Today, all three of my kids were off to school by 7:30 a.m. This is huge for me! My work day can start much earlier. Of course, my afternoons are going to be much crazier. I spent last night writing down an hour-by-hour work schedule.
New schedules, new activities, new teacher demands not only affect our kids, they affect us, too. I have a friend who had to ask her boss to leave work earlier because the after care program at her child's new school ends an hour earlier than at his previous school. She was terrified to ask. I spent about a hour prepping her for the conversation.
With all the talk about "work life balance", to me having that conversation with the boss is what that term is all about. Adapting to new school schedules, new drop offs and pick ups, often means testing the flexibility of your employer and being careful not to risk your job security. A boss's response is what separates the loyal, engaged employee from the frustrated worker who plots ways to bolt when the first opportunity comes along, or does the job with minimal effort.
Here are my five best suggestions for coping with back-to-school change:
1. Don't over-schedule your kid. Remember, whatever you commit your kid to will affect your work life. You will have to organize your schedule to assure all runs smoothly.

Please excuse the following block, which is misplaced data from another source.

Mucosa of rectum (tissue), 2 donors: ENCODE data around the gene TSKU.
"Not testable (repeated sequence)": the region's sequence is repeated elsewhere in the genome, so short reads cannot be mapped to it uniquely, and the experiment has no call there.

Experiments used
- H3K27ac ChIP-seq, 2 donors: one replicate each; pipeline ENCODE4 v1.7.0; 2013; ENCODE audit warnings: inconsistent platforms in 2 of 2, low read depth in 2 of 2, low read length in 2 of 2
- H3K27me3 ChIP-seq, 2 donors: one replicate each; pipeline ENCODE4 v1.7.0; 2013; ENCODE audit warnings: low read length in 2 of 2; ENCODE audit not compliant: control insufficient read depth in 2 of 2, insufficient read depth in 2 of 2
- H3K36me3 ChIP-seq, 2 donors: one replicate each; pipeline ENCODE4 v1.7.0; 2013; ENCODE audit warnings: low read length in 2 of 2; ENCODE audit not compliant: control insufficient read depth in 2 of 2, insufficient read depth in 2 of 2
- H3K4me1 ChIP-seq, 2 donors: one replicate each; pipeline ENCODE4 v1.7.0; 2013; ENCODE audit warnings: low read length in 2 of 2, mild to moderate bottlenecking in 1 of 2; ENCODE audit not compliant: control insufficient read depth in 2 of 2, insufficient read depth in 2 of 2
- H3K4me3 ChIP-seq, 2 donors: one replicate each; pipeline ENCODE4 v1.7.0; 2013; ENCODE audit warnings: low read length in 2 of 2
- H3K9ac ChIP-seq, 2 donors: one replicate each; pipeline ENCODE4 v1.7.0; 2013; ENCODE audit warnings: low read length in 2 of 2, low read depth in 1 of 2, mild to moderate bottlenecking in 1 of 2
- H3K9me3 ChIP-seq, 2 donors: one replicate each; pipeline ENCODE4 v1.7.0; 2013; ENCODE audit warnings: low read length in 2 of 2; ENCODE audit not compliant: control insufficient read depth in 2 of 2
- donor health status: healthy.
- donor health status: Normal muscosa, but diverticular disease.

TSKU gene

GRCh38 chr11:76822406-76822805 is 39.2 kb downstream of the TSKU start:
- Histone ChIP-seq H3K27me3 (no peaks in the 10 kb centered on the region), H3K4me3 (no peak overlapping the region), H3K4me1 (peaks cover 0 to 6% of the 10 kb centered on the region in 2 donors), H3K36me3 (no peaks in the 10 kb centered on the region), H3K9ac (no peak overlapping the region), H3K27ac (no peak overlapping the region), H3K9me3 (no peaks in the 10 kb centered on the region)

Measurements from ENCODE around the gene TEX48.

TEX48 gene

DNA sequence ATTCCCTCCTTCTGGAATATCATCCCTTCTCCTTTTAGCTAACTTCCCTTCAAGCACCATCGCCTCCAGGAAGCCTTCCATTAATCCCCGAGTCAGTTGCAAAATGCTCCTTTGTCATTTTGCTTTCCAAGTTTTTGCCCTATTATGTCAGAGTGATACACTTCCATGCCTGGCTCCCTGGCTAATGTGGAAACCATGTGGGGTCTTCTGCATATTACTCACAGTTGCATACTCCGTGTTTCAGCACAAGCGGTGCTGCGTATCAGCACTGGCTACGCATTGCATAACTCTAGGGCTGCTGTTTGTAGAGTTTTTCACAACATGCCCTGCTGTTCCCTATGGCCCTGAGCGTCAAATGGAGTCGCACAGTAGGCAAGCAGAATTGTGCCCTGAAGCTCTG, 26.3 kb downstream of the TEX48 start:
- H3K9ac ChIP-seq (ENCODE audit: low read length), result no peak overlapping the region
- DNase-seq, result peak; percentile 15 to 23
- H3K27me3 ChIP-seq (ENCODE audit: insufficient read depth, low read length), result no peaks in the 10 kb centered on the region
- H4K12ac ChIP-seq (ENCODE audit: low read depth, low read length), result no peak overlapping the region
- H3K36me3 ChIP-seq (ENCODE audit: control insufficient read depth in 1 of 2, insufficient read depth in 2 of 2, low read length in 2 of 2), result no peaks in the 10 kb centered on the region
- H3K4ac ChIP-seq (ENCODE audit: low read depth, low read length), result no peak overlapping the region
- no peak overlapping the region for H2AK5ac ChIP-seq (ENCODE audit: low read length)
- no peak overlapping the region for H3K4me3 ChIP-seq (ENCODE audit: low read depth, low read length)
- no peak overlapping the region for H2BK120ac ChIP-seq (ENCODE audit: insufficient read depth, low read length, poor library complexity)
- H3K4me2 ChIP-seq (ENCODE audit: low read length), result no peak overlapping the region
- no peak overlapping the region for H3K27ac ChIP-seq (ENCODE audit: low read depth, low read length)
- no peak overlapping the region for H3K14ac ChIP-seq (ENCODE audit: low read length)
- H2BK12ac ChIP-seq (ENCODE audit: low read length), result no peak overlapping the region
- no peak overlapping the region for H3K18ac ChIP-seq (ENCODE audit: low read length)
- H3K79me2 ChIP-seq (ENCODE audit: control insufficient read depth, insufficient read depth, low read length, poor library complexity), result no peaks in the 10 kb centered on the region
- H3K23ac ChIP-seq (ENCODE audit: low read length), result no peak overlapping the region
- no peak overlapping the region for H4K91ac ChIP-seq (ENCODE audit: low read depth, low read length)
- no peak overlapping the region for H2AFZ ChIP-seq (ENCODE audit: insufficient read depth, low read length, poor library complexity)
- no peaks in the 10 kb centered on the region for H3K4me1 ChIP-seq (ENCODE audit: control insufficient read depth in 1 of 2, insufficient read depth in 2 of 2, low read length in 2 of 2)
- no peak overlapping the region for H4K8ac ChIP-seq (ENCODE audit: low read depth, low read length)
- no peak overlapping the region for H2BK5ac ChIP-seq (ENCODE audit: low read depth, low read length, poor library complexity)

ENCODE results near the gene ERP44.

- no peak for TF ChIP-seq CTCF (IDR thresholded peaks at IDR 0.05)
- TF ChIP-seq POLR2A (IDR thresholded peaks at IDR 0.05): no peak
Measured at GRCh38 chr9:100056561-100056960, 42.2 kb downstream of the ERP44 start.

2. Be honest. If you have a new school year routine that requires you leave the office earlier, let your boss know and suggest options -- coming in earlier, working from home at night, etc.
3. Start calendering. Get a copy of the school schedule for the new year and write it on your work calendar -- now. Having a heads up on days off is critical for your sanity.
4. Build your village. The old saying, it takes a village to raise a family is true. Reach out to other working parents. Look into carpools, study groups and back up childcare. Offer to help other working parents when you can and ask for help when you need it.
5. Plan to re-adapt, over and over. If you have a new schedule and things aren't going as smoothly at work or home as you hoped, don't fret, change it up. Get your spouse to do one of the morning drop-offs or move an after-school activity to the weekend.
Remember, if you're adapting to change this week, you've got lots of company. And also remember, not all bosses understand the needs of working parents. Readers, how do you cope with a boss who's not flexible when your new schedule requires it?